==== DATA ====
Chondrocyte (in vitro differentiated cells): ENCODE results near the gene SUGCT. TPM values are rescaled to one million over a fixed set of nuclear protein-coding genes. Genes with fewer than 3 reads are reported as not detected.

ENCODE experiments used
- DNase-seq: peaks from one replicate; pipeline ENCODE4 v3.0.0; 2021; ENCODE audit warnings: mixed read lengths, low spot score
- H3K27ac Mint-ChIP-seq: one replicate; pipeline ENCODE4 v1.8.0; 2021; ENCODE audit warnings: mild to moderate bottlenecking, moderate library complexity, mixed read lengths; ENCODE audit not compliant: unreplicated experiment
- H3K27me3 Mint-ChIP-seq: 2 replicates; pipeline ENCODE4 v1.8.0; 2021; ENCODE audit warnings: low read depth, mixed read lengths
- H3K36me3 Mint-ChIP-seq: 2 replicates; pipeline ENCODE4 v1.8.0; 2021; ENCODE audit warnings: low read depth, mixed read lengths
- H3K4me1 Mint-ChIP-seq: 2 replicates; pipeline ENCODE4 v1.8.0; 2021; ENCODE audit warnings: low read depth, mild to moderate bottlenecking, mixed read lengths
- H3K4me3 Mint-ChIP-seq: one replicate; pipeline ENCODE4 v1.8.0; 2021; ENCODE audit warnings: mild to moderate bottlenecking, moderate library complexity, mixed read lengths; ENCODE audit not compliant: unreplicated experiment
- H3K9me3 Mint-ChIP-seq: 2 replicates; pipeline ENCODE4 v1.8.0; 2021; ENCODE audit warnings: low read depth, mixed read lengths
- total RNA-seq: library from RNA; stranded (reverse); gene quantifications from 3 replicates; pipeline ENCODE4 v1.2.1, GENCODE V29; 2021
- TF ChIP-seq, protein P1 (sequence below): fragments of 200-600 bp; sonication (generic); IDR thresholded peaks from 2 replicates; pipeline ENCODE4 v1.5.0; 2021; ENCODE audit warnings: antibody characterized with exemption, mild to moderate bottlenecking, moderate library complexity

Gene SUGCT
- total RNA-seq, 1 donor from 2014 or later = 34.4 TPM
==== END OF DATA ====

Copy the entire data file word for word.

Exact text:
Chondrocyte (in vitro differentiated cells): ENCODE results near the gene SUGCT. TPM values are rescaled to one million over a fixed set of nuclear protein-coding genes. Genes with fewer than 3 reads are reported as not detected.

ENCODE experiments used
- DNase-seq: peaks from one replicate; pipeline ENCODE4 v3.0.0; 2021; ENCODE audit warnings: mixed read lengths, low spot score
- H3K27ac Mint-ChIP-seq: one replicate; pipeline ENCODE4 v1.8.0; 2021; ENCODE audit warnings: mild to moderate bottlenecking, moderate library complexity, mixed read lengths; ENCODE audit not compliant: unreplicated experiment
- H3K27me3 Mint-ChIP-seq: 2 replicates; pipeline ENCODE4 v1.8.0; 2021; ENCODE audit warnings: low read depth, mixed read lengths
- H3K36me3 Mint-ChIP-seq: 2 replicates; pipeline ENCODE4 v1.8.0; 2021; ENCODE audit warnings: low read depth, mixed read lengths
- H3K4me1 Mint-ChIP-seq: 2 replicates; pipeline ENCODE4 v1.8.0; 2021; ENCODE audit warnings: low read depth, mild to moderate bottlenecking, mixed read lengths
- H3K4me3 Mint-ChIP-seq: one replicate; pipeline ENCODE4 v1.8.0; 2021; ENCODE audit warnings: mild to moderate bottlenecking, moderate library complexity, mixed read lengths; ENCODE audit not compliant: unreplicated experiment
- H3K9me3 Mint-ChIP-seq: 2 replicates; pipeline ENCODE4 v1.8.0; 2021; ENCODE audit warnings: low read depth, mixed read lengths
- total RNA-seq: library from RNA; stranded (reverse); gene quantifications from 3 replicates; pipeline ENCODE4 v1.2.1, GENCODE V29; 2021
- TF ChIP-seq, protein P1 (sequence below): fragments of 200-600 bp; sonication (generic); IDR thresholded peaks from 2 replicates; pipeline ENCODE4 v1.5.0; 2021; ENCODE audit warnings: antibody characterized with exemption, mild to moderate bottlenecking, moderate library complexity

Gene SUGCT
- total RNA-seq, 1 donor from 2014 or later = 34.4 TPM